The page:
A UN panel examining the case of WikiLeaks founder Julian Assange said on Friday he had been arbitrarily detained by both Sweden and Britain and called on both countries to compensate him.
WikiLeaks founder Julian Assange should be allowed to go free from the Ecuadorian embassy in London and awarded compensation for what amounts to a three-and-a-half-year detention, a UN panel ruled on Friday.
Assange, a computer hacker who enraged the United States by publishing hundreds of thousands of secret U.S. diplomatic cables, has been holed up in the embassy since June 2012 to avoid a rape investigation in Sweden.
Both Britain and Sweden denied that Assange was being deprived of freedom, noting he had entered the embassy voluntarily.
Assange, an Australian, appealed to the U.N. panel, whose decision is not binding, saying he was a political refugee whose rights had been infringed by being unable to take up asylum in Ecuador.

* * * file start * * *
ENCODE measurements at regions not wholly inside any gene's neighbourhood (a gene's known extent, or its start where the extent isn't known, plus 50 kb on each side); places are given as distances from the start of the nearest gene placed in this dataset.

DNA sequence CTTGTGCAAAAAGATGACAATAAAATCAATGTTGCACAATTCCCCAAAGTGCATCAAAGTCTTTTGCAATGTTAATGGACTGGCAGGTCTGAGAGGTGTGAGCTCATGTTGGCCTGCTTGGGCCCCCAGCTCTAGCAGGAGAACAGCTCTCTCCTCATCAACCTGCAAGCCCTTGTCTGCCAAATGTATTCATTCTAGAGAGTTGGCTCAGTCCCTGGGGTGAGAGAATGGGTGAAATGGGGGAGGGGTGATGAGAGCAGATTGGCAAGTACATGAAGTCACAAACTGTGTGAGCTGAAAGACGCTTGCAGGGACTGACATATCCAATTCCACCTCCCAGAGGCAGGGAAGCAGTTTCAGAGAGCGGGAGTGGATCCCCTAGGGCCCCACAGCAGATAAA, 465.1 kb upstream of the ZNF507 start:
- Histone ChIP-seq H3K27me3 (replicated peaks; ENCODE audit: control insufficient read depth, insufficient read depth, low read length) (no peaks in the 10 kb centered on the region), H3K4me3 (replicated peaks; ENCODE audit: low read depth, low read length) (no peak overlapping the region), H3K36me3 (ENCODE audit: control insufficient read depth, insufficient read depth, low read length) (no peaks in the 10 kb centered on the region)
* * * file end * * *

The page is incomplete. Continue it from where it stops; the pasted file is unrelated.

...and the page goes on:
It ruled in his favour, though the decision was not unanimous. Three of the five members on the panel supported a decision in Assange’s favour, with one dissenter and one recusing herself.
“The Working Group on Arbitrary Detention considers that the various forms of deprivation of liberty to which Julian Assange has been subjected constitute a form of arbitrary detention,” the group’s head, Seong-Phil Hong, said in a statement.
“(It) maintains that the arbitrary detention of Mr Assange should be brought to an end, that his physical integrity and freedom of movement be respected, and that he should be entitled to an enforceable right to compensation.”
Read more: Times of India